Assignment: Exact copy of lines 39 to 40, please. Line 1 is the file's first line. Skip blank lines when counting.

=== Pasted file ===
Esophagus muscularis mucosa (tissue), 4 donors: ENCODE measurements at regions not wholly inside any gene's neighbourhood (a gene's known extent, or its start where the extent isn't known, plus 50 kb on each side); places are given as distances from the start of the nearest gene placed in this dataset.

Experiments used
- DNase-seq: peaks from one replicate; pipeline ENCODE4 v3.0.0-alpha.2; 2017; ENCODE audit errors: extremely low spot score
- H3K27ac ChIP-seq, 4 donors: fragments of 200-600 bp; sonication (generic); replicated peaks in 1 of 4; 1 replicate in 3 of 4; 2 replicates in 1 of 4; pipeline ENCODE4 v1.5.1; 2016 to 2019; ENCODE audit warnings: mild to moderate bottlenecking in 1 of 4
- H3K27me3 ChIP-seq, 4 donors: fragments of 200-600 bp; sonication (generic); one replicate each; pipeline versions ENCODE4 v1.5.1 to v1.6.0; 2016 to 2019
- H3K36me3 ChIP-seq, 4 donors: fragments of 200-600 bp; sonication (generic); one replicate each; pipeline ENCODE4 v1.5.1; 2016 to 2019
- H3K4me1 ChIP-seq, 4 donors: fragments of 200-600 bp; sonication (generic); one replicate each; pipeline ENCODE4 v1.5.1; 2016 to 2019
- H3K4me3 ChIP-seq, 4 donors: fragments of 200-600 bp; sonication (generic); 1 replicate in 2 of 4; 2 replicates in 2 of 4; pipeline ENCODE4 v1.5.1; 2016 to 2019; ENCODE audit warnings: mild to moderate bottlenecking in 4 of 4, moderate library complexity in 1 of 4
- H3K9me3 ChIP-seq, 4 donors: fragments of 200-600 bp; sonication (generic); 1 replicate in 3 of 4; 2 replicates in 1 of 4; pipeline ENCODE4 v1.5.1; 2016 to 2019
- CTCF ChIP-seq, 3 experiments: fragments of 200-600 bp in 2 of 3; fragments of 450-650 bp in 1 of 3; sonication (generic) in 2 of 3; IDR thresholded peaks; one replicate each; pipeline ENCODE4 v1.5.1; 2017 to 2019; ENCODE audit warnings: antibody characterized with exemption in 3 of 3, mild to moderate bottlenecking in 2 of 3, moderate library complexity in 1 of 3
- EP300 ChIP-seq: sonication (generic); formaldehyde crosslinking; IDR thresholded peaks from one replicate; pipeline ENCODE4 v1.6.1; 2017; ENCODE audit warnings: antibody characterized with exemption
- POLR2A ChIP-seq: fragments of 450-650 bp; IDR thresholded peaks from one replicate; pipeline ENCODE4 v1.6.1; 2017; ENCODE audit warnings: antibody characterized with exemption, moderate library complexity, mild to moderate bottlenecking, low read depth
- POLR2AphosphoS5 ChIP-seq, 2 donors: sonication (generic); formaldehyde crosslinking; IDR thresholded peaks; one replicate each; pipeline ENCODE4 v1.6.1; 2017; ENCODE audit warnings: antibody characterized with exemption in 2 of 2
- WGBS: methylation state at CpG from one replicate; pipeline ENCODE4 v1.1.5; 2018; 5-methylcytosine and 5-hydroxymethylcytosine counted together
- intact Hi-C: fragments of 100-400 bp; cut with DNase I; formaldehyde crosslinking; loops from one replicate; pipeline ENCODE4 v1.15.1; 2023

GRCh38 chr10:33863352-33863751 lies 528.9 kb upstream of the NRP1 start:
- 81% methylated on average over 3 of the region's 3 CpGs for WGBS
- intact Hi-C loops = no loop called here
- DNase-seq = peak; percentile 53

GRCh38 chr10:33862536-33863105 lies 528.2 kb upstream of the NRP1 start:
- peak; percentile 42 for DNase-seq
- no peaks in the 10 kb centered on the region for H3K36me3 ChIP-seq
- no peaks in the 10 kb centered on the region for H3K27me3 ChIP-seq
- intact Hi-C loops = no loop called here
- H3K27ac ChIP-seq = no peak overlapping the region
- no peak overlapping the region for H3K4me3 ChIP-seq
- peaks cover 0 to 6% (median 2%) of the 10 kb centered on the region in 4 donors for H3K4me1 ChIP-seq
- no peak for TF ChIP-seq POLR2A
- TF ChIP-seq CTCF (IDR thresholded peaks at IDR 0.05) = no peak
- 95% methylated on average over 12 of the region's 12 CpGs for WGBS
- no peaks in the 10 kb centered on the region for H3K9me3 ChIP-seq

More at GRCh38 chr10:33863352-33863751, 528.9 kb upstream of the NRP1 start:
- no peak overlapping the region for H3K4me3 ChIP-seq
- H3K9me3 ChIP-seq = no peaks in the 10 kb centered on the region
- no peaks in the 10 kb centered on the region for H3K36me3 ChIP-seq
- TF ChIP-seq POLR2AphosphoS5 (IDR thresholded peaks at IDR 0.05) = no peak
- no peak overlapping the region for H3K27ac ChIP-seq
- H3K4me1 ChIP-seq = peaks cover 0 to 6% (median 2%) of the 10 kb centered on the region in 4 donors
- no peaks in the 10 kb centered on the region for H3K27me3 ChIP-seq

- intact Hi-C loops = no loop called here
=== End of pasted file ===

- no peaks in the 10 kb centered on the region for H3K27me3 ChIP-seq

- intact Hi-C loops = no loop called here